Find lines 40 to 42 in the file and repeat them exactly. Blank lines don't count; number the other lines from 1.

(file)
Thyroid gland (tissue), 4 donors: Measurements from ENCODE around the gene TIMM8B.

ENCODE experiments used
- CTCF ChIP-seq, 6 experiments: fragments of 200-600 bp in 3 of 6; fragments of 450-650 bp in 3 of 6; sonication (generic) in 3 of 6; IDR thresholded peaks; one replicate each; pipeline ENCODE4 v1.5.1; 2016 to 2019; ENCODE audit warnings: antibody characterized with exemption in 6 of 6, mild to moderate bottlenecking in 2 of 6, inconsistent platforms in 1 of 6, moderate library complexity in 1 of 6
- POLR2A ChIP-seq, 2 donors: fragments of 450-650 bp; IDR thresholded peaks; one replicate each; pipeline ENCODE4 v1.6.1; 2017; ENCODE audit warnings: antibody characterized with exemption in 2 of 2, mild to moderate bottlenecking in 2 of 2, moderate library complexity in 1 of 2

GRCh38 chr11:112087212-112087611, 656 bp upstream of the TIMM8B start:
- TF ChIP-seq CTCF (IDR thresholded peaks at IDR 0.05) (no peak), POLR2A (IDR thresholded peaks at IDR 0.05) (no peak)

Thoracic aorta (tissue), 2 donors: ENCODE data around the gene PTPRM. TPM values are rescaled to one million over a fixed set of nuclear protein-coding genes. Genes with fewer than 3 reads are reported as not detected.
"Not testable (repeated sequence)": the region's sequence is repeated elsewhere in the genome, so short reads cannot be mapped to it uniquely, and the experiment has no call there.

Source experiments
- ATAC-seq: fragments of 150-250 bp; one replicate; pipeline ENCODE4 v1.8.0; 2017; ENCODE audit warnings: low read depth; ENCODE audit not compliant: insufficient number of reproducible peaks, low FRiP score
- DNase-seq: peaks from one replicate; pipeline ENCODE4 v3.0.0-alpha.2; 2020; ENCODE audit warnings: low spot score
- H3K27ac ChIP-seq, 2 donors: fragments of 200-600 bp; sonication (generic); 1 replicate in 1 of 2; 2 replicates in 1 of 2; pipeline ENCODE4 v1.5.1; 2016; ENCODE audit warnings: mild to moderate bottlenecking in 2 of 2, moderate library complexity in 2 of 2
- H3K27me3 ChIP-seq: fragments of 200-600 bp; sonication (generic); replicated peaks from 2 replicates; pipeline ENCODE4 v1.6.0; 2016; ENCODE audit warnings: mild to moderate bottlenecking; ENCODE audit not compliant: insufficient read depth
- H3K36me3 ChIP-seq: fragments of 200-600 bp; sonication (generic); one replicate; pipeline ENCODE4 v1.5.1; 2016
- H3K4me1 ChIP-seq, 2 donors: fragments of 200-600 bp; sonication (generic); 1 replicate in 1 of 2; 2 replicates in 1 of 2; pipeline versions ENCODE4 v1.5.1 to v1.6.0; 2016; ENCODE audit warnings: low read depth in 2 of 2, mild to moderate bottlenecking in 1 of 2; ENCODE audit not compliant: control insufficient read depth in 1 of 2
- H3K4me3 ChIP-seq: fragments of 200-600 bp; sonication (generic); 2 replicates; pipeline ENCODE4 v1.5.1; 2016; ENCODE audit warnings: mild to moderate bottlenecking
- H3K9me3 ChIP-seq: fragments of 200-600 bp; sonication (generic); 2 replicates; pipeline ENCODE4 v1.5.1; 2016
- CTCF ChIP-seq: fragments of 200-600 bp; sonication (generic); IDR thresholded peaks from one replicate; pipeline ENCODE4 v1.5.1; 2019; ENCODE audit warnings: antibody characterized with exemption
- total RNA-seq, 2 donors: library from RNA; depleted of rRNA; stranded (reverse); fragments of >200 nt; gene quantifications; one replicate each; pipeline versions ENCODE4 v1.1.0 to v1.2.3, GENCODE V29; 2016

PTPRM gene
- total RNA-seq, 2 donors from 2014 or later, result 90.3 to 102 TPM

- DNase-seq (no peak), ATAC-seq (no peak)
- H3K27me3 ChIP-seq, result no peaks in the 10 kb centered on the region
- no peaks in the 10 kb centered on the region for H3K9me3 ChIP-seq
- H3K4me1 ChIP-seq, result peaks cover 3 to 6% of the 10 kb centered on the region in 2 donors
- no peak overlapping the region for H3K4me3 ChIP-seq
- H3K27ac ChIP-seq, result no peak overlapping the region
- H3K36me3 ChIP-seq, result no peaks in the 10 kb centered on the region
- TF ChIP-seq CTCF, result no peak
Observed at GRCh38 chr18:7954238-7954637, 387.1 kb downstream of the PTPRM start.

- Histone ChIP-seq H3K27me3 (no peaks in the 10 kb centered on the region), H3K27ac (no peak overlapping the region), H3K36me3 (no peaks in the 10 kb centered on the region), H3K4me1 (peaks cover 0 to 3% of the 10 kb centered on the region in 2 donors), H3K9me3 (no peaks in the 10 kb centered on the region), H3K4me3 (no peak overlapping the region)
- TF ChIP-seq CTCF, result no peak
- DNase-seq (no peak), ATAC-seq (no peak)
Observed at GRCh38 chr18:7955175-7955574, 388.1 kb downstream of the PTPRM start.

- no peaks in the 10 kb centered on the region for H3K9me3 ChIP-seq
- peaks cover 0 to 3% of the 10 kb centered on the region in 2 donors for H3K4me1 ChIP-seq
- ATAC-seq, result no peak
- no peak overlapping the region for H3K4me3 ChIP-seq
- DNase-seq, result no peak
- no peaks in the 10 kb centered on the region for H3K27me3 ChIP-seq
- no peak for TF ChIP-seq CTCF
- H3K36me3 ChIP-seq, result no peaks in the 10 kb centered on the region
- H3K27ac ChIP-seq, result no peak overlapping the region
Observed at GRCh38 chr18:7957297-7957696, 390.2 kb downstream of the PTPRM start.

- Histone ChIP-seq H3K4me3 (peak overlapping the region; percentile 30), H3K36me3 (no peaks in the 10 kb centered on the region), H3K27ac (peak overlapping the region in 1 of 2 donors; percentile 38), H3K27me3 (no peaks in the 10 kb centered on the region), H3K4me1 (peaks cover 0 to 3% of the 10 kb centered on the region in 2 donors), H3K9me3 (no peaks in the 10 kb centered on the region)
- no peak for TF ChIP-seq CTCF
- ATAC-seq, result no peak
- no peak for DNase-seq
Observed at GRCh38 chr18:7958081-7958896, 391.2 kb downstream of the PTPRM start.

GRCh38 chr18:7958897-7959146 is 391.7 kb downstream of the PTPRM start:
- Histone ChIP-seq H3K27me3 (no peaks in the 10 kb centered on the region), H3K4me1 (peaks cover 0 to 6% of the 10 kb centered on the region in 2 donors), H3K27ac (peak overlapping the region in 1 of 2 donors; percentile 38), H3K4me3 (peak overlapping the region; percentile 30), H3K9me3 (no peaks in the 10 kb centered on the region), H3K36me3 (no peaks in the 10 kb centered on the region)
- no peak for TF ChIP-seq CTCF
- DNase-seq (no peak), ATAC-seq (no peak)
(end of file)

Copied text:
- no peaks in the 10 kb centered on the region for H3K27me3 ChIP-seq
- no peak for TF ChIP-seq CTCF
- H3K36me3 ChIP-seq, result no peaks in the 10 kb centered on the region